Bertha Reynolds (1885 – 1978)

Along with Jane Addams, Mary Richmond, and Jane Jacobs, Bertha Reynolds is a noteworthy lady who contributed to the history of social work in North America. Bertha Capen was born in 1885 (though it is sometimes misstated as 1887), and the early death of her father from tuberculosis and the family's relocation from Brockton, Massachusetts to Boston dominated her childhood. Her mother was highly protective of Bertha because she was home-educated and had already lost two children. She has poor social skills as a result. Bertha's aunt subsequently provided financial support for her education, enabling her to get a Smith College diploma in 1908.  Psychotherapy was sought after by Bertha Reynolds because she struggled with her identity. She felt called to change the world as a result, and she decided to pursue social work training. After working for a while, she went back to Smith College to complete her psychiatric social work training.

Reynolds was drawn to Freud's ideas but turned off by the way social work evolved to pathologize every problem and make it a personal concern for each individual. She believed that care for the individual, along with structural and institutional measures, was more beneficial. She can therefore be considered one of the pioneers of what eventually evolved into radical social work.

Bertha Reynolds became associate director of Smith College School of Social Work in 1925 

She was appointed associate director of Smith College School of Social Work in 1925 when her contributions and perspectives on social work were recognized. Here, she developed an interest in socialism and marxism and started advocating for the unionization of social workers. Her most well-known works, Between Client and Community (first published in 1934 but not published as a book until 1973), and Learning and Teaching in the Practice of Social Work both contained publications of her opinions (1942).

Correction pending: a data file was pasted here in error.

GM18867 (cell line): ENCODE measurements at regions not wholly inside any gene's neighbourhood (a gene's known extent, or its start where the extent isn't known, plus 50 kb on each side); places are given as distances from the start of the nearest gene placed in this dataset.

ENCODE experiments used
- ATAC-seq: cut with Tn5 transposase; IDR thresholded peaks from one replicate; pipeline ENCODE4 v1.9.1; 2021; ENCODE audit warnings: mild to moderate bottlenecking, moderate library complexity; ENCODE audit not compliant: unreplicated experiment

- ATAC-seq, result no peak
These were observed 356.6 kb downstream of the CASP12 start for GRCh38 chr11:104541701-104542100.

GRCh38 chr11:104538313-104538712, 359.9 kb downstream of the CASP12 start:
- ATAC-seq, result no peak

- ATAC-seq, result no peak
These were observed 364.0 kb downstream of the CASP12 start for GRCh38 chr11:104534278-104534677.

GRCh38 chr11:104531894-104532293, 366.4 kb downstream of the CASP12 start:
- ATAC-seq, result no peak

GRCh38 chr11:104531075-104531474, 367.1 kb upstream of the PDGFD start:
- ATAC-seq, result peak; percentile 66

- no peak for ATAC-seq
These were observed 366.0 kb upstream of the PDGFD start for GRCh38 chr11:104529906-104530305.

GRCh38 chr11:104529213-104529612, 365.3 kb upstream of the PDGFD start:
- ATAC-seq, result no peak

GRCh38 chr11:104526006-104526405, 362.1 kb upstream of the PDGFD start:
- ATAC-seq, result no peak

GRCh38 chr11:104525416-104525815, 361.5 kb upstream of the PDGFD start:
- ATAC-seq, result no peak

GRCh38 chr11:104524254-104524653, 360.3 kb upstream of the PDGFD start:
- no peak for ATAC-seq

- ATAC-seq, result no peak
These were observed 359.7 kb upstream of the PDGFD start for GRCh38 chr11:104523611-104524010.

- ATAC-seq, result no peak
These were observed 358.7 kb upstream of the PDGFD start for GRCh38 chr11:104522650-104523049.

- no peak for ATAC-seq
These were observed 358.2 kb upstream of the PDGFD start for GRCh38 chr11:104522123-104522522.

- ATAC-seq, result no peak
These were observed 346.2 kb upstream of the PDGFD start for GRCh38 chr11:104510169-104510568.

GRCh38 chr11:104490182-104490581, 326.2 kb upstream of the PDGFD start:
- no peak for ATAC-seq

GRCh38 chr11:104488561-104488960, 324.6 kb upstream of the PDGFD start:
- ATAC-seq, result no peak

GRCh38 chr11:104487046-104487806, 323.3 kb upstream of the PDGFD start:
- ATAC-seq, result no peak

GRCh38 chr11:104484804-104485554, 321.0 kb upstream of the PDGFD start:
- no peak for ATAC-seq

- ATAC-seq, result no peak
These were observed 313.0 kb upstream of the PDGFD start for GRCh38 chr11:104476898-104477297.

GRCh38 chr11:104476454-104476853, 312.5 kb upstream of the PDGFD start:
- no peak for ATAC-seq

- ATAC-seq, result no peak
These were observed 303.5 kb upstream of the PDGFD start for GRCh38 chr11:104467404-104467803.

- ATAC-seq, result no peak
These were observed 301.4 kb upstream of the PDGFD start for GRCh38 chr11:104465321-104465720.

Bertha Reynolds was critical of social casework

“Doing casework seems to some like setting out deck chairs for the comfort of a few passengers when everyone on board a sinking ship should be manning the lifeboats.” said Reynolds of social casework. She suggested that before dealing with individuals, social work should focus on getting the ship seaworthy. In this way, she created a link between private social work and neighborhood improvement. She had to leave Smith College in 1938 since not everyone shared her opinions and sympathies for leftist politics. She later created short-term social work interventions as a substitute for the long-term nature of social casework while working for the National Maritime Union. This method is reflective of her own life, since she "recovered" from psychotherapy in her early years.

Joseph McCarthy, a republican US senator, led a witch hunt against everyone who might be accused of communist sympathies in the early 1950s. As a result of this McCarthyism, Bertha Reynolds suffered, and she was essentially banished from the social work profession. She continued to work as a social worker, trainer, and author, nevertheless. Fortunately, she has now been rehabilitated by the social work profession and is now regarded as the mother of strength-based social work.

The Bertha Capen Reynolds Society was established in 1985, on the occasion of her 100th birthday. Later, it changed its name to the Social Welfare Action Alliance, or SWAA, and continues to operate today.

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